We sniffed out the city's best haunts that specialise in the Teochew and Klang (Malaysian) styles of the soupy, well-loved Chinese dish
No matter whether it’s a hawker centre or a restaurant, we’d make our way to wherever we need to go to find a nice, hot bowl of bak kut teh in Singapore. This well-loved local dish comes in two variations: the peppery Teochew form (which is a lot more common), and the herbal-based Klang version. Find a stall you like with this list!
Founder Bak Kut Teh Restaurant
There’s always a long, snaking queue to get into this Teochew-style BKT restaurant on Balestier Road (which, by the way, is so famous that it’s been visited by plenty of Asian celebrities – just see the photos on the walls). Complete your meal with a side order of items like tau pok and liver.
Founder Bak Kut Teh Restaurant, 347 Balestier Road, Singapore 329777, p. 6352 6192
Song Fa Bak Kut Teh
We love Song Fa for their tender pork ribs; the meat falls right off the bone when you pick it up! The soup is a little on the sweet side and it’s mildly peppery, so you get that balance of savoury-sweet flavour. If you like, order some of their braised dishes to go with your BKT, like the decadent pig’s trotter.
Song Fa Bak Kut Teh, #01-01, 11 New Bridge Road, Singapore 059383, p. 6533 6128.
Sin Heng Claypot Bak Kut Teh
Sin Heng serves their creations in a claypot, and when you tuck into a bowl of piping hot BKT, you’ll notice that the broth is surprisingly a lot lighter than usual. Opt for Sin Heng’s “special claypot BKT” if you like your soup more spice-heavy than peppery.
Sin Heng Claypot Bak Kut Teh, 439 Joo Chiat Road, Singapore 427652, p. 6345 8754.
Hong Ji Claypot Bak Kut Teh
Two things are essential for a perfect bowl of bak kut teh: the broth has to be kept hot, and the meat of the pork ribs has to be slide-off-the-bone tender. Prepared and served in a traditional claypot at Hong Ji in the Northern neighbourhood of Marsiling, the bak kut teh here checks both boxes for us. This herbal variant emits a strong, mouthwatering aroma as it is boiled with various Chinese herbs; you’ll be won over with just one sip!
Hong Ji Claypot Bak Kut Teh, 19 Marsiling Lane, #01-329, Singapore 730019.
Old Street Bak Kut Teh
The classic broth-based BKT aside, one shouldn’t miss out on Old Street’s specialty: dry bak kut teh. Prepared with dried chilli, this dish comes with savoury-sweet gravy and goes great with a bowl of rice. Split this and a bowl of regular, soupy BKT with a pal and you’re all set for a perfect meal.
Old Street Bak Kut Teh, 127 Upper Paya Lebar Road, p. 6759 1082.
Rong Hua Bak Kut Teh
Hiding amidst the new-age facilities in Singapore’s R&D hub of Fusionopolis, is this old-school bak kut teh restaurant that’s a welcome contrast of scenery. Popular amongst workers in the area, this standout establishment retains Teochew traditions with its garlicky broth full of peppery goodness (a recipe passed down from the ’20s), and classic offal dishes of pig stomach and liver.
Rong Hua Bak Kut Teh, 1 Fusionopolis Way, # 02-13, Singapore 138632, p. 6469 3536
Outram Park Ya Hua Bak Kut Teh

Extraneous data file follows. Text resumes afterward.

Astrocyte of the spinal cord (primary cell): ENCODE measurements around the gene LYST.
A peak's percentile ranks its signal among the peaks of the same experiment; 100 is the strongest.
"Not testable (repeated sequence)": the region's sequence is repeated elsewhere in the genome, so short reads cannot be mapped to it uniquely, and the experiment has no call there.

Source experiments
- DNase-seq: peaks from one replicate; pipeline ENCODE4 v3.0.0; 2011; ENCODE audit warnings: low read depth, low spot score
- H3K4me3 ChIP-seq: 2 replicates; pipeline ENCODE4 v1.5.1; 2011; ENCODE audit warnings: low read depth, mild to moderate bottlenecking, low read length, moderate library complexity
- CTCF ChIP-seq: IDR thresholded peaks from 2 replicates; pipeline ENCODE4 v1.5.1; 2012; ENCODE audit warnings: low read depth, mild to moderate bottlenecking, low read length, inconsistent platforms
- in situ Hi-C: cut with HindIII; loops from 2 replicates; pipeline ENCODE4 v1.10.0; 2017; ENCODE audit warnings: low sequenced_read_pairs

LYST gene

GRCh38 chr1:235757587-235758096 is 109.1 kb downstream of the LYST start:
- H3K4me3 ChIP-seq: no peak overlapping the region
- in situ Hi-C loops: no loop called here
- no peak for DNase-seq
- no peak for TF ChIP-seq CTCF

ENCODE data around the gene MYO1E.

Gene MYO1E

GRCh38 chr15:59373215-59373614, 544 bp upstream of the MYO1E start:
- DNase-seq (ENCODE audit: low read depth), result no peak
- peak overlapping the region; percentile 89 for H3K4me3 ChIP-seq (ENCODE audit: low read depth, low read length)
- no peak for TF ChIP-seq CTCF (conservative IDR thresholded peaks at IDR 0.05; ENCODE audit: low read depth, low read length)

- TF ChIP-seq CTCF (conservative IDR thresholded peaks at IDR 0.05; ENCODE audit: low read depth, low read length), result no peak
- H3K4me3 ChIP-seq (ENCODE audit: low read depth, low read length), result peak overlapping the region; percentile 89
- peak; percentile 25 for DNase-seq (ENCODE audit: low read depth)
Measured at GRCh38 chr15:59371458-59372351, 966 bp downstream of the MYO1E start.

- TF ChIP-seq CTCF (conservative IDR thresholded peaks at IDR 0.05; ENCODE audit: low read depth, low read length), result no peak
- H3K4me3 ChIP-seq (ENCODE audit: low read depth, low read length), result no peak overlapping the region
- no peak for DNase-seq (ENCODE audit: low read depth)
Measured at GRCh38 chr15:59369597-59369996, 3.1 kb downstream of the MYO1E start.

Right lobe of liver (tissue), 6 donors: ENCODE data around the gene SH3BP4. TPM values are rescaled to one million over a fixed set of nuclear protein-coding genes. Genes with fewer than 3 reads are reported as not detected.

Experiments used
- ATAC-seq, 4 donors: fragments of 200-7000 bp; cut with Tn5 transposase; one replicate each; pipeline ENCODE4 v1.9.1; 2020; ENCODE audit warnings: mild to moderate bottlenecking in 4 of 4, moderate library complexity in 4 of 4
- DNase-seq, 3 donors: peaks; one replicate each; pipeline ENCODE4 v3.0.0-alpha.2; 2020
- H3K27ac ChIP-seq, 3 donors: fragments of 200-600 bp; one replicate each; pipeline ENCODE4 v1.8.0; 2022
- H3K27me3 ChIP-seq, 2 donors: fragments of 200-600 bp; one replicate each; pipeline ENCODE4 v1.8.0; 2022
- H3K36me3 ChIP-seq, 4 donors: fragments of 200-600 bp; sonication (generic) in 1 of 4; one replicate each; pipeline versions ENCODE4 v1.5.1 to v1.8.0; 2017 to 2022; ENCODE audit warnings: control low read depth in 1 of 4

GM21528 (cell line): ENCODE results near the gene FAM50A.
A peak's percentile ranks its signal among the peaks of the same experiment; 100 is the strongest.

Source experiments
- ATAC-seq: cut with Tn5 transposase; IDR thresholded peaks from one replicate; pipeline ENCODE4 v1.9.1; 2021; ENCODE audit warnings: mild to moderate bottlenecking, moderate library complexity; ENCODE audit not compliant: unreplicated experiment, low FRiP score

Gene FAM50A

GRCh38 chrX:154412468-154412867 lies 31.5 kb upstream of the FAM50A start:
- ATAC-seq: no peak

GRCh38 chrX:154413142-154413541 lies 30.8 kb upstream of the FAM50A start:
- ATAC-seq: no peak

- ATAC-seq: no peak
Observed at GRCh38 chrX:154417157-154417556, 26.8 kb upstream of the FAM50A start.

It’s a little far out, but this BKT stall is worth the journey. Their peppery soup is highly addictive, and we definitely recommend ordering dough fritters to dip into the broth.
Outram Park Ya Hua Bak Kut Teh, #01-05/07 Tanjong Pagar Complex, 7 Keppel Road, Singapore 089053, p. 6222 9610.
Ng Ah Sio Bak Kut Teh
This popular BKT stall is great for breakfast and late lunch (open 7am to 3pm) and if you’re a fan of extra peppery broths, you’ll love this spot. Can’t get enough of the soup? Make your own Ng Ah Sio BKT at home with the ready-made mix, which comes in a box filled with eight sachets.
Ng Ah Sio Bak Kut Teh, Hong Building, 208 Rangoon Road, Singapore 218453, p. 6291 4537.
Leong Kee (Klang) Bak Kut Teh
Always preferred the herbal Klang version to the Teochew style of BKT? Leong Kee’s one of the few places in the city that specialises in the dark-coloured, thick, full-bodied broth.
Leong Kee (Klang) Bak Kut Teh, 321 Beach Road, Singapore 199557, p. 9380 1718.
Tuan Yuan Bak Kut Teh
Located just a block away from the hip offerings of Yong Siak street is Tuan Yuan Bak Kut Teh, an air-conditioned resto with a name that means ‘reunion’. Order the perennial staple: Teochew-style pork ribs soup with a bowl of steamed rice, as well as sides of braised offal, oyster sauce veggies and you tiao (fried dough stick). Don’t forget to order a pot of floral tea to cleanse your palate after the meal!
Tuan Yuan Bak Kut Teh, 127 Kim Tian Road, #01-01, Singapore 160127, p. 6684 0123
Xiao Chen Gu Shi
Stop by Xiao Chen Gu Shi if you’re stomach’s growling after a bout of drinking at Clarke Quay! Open ’til 6am in the morning, this traditional joint serves up a piping-hot bowl of bak kut teh for the starving night owls. Help yourself to their peppery short ribs soup and braised pork dishes; and if rice seems a little heavy for a midnight snack, don’t hesitate to replace it with an easily-slurpable bowl of mee sua.
Xiao Chen Gu Shi, 3E River Valley Road, #01-08, Singapore 179024, p. 6336 0939
New Manlee Bak Kut Teh
A franchise from Kuala Lumpur, this place naturally offers the herbal, more-fragrant, and slightly-sweet variant of bak kut teh. Savour the darker broth with a variety of pork and vegetables, or if you’re not in a soupy mood, opt for the spicy, dry bak kut teh, which comes garnished in a dressing of sliced red chillies.
New Manlee Bak Kut Teh, #B1-22, 53 Ang Mo Kio Ave 3, Singapore 569933, p. 6484 1614